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the crew of the rocket are said to be safe and well after being forced to make an emergency landing less than two minutes after launch. 0ur moscow correspondent sarah rainsford joins us live now. good to see you. we were lucky enough to talk to helen sharman about half an hour ago, the first britain in space, talk to her about how people were feeling. 0ne britain in space, talk to her about how people were feeling. one of the things we spoke about was how russia was handling this now in terms of publicity and what may have gone wrong. as you can expect, there is huge relief that the two astronauts are safe and they executed that emergency landing without a problem. of course, there was a quite huge amount of g—force on their bodies as they made the ballistic descent, but they made the ballistic descent, but they have just landed back in moscow, the head of the space agency
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has published a photograph with them saying they will fly again. there is a report saying they could potentially be on another flight from the international space station —— to the international space station as early as next spring. trying to put a positive spin, if you like. but big questions about the russian space programme at the moment. this is the first manned flight moment. this is the first manned flight on a soyuz rocket has failed on launch, meaning there are big investigations into the russian space investigations into the russian space programme investigations into the russian space programme and space agency. thank you, sarah rainsford. the high street cafe chain patisserie valerie is facing collapse today after reporting potentialfraud in its accounts earlier this week. the story first emerged at the beginning of the week and there were concerns about how that might work out for the staff particularly. sean, there is the big story about the allegations of fraud and whatever, then there is the practical stuff concerns about what will happen next? it feels different
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to other retailers we have seen going bust or struggling, this really ca m e going bust or struggling, this really came out of the blue for staff this week when we heard about these financial irregularities, the company said they were not aware of them before, potentially fraudulent, them before, potentially fraudulent, the chief finance officer at the company has been suspended. since then the company has discovered that hmrc, the taxman, has got a winding—up petition in place against the company. there is a black hole at the company, effectively they thought they had millions and millions of pounds more than they actually do. so what we heard yesterday, this is the big decision for them to find from somewhere today, they need a cash injection otherwise it can continue as it is. 200 not cafes around the country, there are other chains as well, 2500 staff. 0ne there are other chains as well, 2500 staff. one person has said i do not know if i will be paid in three weeks. that encapsulates the feeling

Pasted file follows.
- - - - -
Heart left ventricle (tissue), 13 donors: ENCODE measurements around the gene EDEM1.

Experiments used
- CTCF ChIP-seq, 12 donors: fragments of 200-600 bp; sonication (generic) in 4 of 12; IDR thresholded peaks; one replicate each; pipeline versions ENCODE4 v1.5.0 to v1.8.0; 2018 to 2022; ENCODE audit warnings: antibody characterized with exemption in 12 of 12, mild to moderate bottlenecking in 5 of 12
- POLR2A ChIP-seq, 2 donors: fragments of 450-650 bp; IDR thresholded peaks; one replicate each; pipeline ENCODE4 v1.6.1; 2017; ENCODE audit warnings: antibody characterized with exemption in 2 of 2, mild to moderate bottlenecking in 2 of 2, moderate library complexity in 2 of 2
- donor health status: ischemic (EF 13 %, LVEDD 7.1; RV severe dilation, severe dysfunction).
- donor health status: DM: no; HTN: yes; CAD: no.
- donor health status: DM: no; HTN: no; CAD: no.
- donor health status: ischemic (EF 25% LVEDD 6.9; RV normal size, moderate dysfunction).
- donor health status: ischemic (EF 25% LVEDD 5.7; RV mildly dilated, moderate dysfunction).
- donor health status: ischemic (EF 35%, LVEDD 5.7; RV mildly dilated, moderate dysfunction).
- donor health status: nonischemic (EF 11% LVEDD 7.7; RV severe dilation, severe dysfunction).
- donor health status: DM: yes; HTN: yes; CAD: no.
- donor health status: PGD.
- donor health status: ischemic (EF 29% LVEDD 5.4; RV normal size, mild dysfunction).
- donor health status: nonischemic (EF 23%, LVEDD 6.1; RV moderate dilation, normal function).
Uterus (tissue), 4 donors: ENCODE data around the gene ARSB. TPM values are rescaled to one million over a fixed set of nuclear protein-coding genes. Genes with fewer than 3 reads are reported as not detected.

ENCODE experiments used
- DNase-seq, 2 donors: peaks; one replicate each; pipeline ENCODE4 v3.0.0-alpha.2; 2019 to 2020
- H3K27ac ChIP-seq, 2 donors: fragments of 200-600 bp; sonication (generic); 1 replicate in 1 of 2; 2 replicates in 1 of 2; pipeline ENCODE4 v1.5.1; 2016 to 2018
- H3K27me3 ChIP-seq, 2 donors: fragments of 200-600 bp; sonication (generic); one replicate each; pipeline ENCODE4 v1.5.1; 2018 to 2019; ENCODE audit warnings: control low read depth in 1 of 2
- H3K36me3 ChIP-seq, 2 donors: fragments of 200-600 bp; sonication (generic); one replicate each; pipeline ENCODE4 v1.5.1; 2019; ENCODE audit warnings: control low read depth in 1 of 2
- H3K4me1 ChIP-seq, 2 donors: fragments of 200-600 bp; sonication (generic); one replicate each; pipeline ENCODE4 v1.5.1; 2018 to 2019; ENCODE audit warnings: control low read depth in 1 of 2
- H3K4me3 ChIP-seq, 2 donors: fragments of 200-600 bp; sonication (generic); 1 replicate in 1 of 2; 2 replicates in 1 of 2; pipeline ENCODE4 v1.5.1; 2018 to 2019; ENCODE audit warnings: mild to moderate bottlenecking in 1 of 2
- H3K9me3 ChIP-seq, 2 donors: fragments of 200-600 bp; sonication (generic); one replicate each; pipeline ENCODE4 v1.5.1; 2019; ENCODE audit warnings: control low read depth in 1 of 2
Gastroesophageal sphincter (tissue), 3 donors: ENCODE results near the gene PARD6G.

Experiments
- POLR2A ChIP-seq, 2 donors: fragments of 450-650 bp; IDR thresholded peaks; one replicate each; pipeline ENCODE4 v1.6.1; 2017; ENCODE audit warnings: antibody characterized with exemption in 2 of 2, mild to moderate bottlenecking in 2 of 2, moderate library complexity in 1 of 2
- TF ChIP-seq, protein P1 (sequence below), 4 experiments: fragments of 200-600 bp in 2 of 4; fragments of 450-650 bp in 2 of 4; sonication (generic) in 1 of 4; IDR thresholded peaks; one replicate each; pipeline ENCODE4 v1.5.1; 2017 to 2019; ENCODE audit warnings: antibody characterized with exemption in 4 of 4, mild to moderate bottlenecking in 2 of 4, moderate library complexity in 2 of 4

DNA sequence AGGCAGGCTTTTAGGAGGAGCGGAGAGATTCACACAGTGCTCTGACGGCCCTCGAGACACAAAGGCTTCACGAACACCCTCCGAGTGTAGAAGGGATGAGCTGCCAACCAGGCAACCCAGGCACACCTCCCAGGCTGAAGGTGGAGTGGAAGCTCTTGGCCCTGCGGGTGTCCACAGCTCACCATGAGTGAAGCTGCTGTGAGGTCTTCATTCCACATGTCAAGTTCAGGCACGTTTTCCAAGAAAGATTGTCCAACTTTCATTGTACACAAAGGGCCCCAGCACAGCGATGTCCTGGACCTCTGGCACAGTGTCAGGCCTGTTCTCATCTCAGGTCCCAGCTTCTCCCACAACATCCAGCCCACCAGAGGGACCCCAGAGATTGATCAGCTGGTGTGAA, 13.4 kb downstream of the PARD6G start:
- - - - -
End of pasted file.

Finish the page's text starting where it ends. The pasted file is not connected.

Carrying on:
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they will be waking up to. such a scary situation to be in for any employee? there will be some big decisions to be made today. thank you. carol is that windsor and will update is with the royal wedding, which takes place at 11am between princess eugenie and jack brooksbank. five koala bears have made conservation history by being flown 10,000 miles from their natural habitat in australia to their new home in england. the hope is british scientists can create a back—up population here in the uk to protect the vulnerable marsupials, as our science reporter laura foster reports. tree hugging, eucalyptus munching, sleep needing koalas, like nature's cuddly toy. in fact, they spent up to 20 hours a day asleep, which is
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handy when some of them have had to catch a long haulflight. yesterday 57, others landed at heathrow airport. it is the first of its kind, the first individuals within europe, it isa big, first individuals within europe, it is a big, big step to helping the species survive and helping other species survive and helping other species which need help. there are definitely a fair few in australia which needed. in each crate is a koala, blissfully unaware of all the work and effort it has taken to get them here. they will be checked to see if they are all right and they will go on to their luck —— to their new home. after initial checks on their well—being, the four females and lone male are going to their new home at longleat safari park. scientists you will study them to try to find out how we might be able to protect the species, which is vulnerable to extinction. the side has been growing its own eucalyptus plants in preparation, pa rt eucalyptus plants in preparation, part of the plan to create a back—up